June PCSBV Newsletter 2023


Palliative and End-of-Life Care

Palliative and end-of-life care is a critical aspect of healthcare. Several factors uniquely influence the provision of quality care in indigenous communities recognizing their cultural values and specific healthcare needs. Cultural Beliefs and Practices : Indigenous communities have distinct cultural beliefs and practices surrounding death and dying. Traditional healing practices, spirituality, and the importance of community involvement play vital roles in shaping their palliative and end-of-life care preferences. Historical Trauma and Trust : Building trust and understanding cultural sensitivities is crucial in providing appropriate care that respects indigenous traditions and customs. Geographical and Social Determinants : Remote locations, limited access to healthcare facilities, and socioeconomic disparities can pose challenges to accessing palliative and end-of-life care services. Addressing these determinants is essential to ensure equitable and accessible care for indigenous communities.

Providing quality palliative and end-of-life care to First Nations, Inuit, and Métis communities requires a holistic and culturally sensitive approach. Recognizing and addressing the unique factors influencing care delivery is vital to ensure equitable access, respect for cultural practices, and improved health outcomes for indigenous individuals and their families. These meaningful practices promote dignity, spiritual well-being, and a sense of cultural continuity during the end-of-life journey. Workforce Education and Cultural Competence: Healthcare providers need to receive education and training that enhances their understanding of indigenous cultures, history, and specific healthcare needs. Culturally competent care is fundamental to providing respectful and effective palliative and end-of-life care. Community Involvement: Engaging community members, elders, and cultural leaders in the development and delivery of care services helps ensure cultural safety and responsiveness. Health Inequities: First Nations, Inuit, and Métis individuals experience higher rates of chronic illnesses, poverty, and lower health outcomes compared to the general population. Addressing these health inequities is crucial to providing equitable palliative and end-of-life care services.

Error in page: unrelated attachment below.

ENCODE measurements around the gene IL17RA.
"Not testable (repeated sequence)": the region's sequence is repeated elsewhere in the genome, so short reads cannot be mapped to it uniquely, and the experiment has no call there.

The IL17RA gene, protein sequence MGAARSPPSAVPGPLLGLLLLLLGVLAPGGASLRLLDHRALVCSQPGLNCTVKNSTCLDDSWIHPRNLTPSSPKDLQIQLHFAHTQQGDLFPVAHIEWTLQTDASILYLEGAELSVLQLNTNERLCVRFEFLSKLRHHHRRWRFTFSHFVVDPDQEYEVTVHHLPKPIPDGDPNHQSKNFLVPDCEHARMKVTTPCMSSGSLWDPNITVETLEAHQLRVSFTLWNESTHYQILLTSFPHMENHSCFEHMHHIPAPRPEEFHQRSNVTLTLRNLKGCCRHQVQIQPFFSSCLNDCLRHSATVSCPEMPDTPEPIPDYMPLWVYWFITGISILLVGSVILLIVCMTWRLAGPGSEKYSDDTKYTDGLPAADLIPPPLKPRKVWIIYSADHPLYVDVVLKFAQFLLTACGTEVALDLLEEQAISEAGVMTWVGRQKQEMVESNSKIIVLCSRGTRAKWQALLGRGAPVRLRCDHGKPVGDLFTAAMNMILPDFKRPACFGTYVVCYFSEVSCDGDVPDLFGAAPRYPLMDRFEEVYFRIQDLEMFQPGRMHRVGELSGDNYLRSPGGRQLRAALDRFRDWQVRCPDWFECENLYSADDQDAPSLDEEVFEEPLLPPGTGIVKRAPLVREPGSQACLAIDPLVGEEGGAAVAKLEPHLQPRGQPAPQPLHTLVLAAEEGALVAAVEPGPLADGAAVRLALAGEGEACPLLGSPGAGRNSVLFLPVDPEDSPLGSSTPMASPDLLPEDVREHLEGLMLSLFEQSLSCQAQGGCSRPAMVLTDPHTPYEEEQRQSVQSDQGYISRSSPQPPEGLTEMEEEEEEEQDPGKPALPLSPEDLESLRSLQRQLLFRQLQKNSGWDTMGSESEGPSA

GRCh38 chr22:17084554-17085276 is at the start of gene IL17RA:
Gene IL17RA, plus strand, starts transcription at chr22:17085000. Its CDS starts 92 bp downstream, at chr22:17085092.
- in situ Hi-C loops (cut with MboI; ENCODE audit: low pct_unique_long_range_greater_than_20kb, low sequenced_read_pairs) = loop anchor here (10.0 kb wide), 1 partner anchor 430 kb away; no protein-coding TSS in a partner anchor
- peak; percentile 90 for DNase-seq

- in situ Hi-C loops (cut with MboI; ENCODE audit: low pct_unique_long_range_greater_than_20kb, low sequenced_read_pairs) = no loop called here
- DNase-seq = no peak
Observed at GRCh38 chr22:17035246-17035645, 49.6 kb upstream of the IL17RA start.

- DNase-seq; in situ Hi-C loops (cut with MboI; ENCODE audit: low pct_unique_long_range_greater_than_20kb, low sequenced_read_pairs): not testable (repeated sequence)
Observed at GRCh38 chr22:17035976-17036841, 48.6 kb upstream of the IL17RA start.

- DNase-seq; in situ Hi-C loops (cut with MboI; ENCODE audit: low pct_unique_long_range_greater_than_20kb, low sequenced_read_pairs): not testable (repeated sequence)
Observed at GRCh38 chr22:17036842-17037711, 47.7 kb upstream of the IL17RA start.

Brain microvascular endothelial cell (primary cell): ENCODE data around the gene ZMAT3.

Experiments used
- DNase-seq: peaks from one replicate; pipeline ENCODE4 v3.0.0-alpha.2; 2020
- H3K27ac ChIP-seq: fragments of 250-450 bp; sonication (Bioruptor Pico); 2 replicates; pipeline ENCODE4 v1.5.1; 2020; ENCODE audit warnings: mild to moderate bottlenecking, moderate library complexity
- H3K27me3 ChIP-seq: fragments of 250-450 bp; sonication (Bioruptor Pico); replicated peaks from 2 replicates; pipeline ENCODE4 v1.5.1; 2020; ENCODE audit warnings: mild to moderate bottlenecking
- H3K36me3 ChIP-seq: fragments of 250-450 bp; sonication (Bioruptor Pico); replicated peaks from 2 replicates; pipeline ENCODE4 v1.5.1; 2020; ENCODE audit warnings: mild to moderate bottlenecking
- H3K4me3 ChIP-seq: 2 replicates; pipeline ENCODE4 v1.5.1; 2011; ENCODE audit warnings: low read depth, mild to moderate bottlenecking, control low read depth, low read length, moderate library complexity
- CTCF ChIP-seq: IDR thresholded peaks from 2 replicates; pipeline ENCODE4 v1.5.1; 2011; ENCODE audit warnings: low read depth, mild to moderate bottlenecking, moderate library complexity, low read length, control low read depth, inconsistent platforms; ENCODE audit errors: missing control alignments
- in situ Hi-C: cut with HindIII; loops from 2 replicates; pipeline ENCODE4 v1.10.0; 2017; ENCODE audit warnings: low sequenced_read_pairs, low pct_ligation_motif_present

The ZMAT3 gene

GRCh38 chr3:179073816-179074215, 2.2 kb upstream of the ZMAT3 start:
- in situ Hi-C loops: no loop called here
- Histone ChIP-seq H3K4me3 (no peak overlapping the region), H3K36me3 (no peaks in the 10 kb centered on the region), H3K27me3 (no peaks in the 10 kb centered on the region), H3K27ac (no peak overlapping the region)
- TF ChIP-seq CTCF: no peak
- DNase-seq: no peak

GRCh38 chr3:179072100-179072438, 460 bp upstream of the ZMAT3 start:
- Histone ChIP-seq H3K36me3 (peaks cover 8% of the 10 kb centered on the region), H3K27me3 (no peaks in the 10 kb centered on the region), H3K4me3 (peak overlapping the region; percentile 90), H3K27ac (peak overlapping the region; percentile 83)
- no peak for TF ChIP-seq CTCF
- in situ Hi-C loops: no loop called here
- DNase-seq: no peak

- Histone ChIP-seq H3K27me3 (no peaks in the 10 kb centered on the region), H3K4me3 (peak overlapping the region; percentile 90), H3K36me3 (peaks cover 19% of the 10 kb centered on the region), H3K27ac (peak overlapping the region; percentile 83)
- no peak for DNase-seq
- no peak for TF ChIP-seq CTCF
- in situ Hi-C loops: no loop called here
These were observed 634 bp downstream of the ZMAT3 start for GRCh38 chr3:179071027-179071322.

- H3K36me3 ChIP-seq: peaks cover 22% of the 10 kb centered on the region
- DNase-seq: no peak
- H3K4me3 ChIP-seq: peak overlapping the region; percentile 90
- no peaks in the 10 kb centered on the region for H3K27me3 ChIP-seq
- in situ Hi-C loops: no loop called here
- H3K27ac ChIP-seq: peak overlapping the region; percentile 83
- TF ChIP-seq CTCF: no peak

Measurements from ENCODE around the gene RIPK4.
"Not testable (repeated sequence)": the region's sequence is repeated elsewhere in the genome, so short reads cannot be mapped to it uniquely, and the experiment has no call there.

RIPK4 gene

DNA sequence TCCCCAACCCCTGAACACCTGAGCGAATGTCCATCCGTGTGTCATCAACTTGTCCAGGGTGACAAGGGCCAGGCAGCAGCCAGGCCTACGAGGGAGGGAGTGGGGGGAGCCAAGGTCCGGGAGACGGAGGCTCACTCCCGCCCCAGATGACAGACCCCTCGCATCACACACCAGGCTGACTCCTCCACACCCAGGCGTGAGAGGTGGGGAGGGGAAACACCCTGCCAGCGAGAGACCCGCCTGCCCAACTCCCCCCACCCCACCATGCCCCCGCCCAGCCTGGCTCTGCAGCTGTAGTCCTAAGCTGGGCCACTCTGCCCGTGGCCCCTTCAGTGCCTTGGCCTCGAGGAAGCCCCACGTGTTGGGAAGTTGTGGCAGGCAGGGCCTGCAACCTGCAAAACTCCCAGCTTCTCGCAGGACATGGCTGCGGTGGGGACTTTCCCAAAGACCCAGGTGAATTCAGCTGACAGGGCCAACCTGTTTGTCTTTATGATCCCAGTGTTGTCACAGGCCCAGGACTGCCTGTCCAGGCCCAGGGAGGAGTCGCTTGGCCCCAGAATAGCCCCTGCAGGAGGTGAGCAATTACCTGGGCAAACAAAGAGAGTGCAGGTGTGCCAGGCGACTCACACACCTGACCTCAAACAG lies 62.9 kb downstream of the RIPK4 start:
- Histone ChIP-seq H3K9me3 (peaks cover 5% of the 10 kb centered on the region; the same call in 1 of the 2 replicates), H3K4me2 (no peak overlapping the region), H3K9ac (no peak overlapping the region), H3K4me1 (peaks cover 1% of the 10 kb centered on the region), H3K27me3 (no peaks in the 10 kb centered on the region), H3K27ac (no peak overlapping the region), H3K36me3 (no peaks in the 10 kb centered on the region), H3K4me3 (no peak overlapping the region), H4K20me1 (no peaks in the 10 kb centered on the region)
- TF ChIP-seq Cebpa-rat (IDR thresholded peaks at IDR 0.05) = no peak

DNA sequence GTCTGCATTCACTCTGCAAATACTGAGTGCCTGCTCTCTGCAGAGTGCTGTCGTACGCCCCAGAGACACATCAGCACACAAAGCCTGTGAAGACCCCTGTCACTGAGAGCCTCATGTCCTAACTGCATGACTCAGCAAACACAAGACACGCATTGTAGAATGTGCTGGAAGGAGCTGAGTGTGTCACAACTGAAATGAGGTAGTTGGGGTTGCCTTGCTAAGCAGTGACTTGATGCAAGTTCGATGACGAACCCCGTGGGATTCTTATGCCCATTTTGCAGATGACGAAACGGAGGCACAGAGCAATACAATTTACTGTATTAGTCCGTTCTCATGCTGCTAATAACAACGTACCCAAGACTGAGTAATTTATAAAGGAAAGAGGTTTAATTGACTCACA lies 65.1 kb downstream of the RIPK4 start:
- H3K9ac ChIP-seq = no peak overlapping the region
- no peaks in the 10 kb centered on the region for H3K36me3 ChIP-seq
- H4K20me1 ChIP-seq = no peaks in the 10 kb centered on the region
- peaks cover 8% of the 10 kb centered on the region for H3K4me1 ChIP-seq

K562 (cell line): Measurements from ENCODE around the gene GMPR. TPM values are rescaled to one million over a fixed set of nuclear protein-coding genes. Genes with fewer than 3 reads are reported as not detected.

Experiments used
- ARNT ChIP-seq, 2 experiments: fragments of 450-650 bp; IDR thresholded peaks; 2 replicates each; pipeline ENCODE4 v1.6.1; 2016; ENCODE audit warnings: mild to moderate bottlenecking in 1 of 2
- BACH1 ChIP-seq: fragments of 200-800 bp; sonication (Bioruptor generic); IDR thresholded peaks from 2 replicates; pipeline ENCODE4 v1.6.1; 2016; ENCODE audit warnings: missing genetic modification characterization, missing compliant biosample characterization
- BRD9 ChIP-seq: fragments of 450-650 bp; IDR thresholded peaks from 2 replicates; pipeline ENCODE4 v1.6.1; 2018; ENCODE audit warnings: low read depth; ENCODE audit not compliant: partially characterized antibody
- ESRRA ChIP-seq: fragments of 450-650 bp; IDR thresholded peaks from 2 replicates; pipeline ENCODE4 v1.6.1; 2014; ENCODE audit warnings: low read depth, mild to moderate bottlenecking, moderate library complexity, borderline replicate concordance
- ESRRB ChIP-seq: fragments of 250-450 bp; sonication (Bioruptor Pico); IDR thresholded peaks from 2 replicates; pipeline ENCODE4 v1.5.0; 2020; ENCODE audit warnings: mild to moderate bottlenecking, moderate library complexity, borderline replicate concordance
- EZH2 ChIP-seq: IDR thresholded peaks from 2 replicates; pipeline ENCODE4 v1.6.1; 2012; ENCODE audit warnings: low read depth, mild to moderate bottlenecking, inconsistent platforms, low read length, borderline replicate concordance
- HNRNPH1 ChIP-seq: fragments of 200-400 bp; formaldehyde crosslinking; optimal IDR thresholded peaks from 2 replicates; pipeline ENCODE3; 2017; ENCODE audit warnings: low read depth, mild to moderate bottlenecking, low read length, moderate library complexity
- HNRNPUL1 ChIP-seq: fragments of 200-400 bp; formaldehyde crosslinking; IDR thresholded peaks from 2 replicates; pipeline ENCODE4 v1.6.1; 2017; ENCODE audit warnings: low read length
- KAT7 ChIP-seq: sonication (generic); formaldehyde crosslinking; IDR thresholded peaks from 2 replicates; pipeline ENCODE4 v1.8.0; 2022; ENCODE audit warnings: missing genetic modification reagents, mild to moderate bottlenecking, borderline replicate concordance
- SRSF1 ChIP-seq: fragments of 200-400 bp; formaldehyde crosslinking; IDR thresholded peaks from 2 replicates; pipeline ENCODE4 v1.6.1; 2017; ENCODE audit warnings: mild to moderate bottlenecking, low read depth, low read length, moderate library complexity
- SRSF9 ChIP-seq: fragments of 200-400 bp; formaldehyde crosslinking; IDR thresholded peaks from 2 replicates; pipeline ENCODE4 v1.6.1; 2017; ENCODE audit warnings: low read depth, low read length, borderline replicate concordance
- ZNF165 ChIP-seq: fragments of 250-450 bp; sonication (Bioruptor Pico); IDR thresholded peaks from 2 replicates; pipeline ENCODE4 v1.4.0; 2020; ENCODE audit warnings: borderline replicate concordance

To learn more about the promising palliative care and end-of-life practices in First Nations, Inuit and Metis communities read: Beginning the journey into the spirit world: First Nations, Inuit and Métis approaches to palliative and end-of-life care in Canada - Canadian Partnership Against Cancer. (Source)

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